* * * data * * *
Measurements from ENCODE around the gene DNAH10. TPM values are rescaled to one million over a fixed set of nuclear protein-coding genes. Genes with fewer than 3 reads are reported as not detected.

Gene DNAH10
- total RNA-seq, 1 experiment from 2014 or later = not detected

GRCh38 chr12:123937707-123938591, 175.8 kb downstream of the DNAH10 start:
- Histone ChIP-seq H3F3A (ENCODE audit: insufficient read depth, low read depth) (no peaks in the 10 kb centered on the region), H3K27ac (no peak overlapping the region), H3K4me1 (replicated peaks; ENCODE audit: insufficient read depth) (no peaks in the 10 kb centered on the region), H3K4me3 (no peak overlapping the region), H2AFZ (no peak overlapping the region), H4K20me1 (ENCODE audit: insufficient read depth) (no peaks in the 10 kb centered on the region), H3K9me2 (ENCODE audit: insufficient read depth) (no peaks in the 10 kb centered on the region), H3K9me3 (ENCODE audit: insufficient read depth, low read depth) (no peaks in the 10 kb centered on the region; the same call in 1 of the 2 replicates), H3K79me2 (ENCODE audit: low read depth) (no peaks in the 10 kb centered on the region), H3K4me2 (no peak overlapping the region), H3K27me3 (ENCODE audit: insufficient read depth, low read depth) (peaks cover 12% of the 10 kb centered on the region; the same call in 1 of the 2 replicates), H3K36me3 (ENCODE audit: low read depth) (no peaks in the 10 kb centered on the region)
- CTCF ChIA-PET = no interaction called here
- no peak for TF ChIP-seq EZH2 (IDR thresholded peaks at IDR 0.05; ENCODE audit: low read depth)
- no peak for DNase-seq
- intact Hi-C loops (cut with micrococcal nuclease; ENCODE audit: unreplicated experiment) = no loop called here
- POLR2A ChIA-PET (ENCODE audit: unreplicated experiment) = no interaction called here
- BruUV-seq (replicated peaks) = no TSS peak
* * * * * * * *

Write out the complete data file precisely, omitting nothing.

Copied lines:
Measurements from ENCODE around the gene DNAH10. TPM values are rescaled to one million over a fixed set of nuclear protein-coding genes. Genes with fewer than 3 reads are reported as not detected.

Gene DNAH10
- total RNA-seq, 1 experiment from 2014 or later = not detected

GRCh38 chr12:123937707-123938591, 175.8 kb downstream of the DNAH10 start:
- Histone ChIP-seq H3F3A (ENCODE audit: insufficient read depth, low read depth) (no peaks in the 10 kb centered on the region), H3K27ac (no peak overlapping the region), H3K4me1 (replicated peaks; ENCODE audit: insufficient read depth) (no peaks in the 10 kb centered on the region), H3K4me3 (no peak overlapping the region), H2AFZ (no peak overlapping the region), H4K20me1 (ENCODE audit: insufficient read depth) (no peaks in the 10 kb centered on the region), H3K9me2 (ENCODE audit: insufficient read depth) (no peaks in the 10 kb centered on the region), H3K9me3 (ENCODE audit: insufficient read depth, low read depth) (no peaks in the 10 kb centered on the region; the same call in 1 of the 2 replicates), H3K79me2 (ENCODE audit: low read depth) (no peaks in the 10 kb centered on the region), H3K4me2 (no peak overlapping the region), H3K27me3 (ENCODE audit: insufficient read depth, low read depth) (peaks cover 12% of the 10 kb centered on the region; the same call in 1 of the 2 replicates), H3K36me3 (ENCODE audit: low read depth) (no peaks in the 10 kb centered on the region)
- CTCF ChIA-PET = no interaction called here
- no peak for TF ChIP-seq EZH2 (IDR thresholded peaks at IDR 0.05; ENCODE audit: low read depth)
- no peak for DNase-seq
- intact Hi-C loops (cut with micrococcal nuclease; ENCODE audit: unreplicated experiment) = no loop called here
- POLR2A ChIA-PET (ENCODE audit: unreplicated experiment) = no interaction called here
- BruUV-seq (replicated peaks) = no TSS peak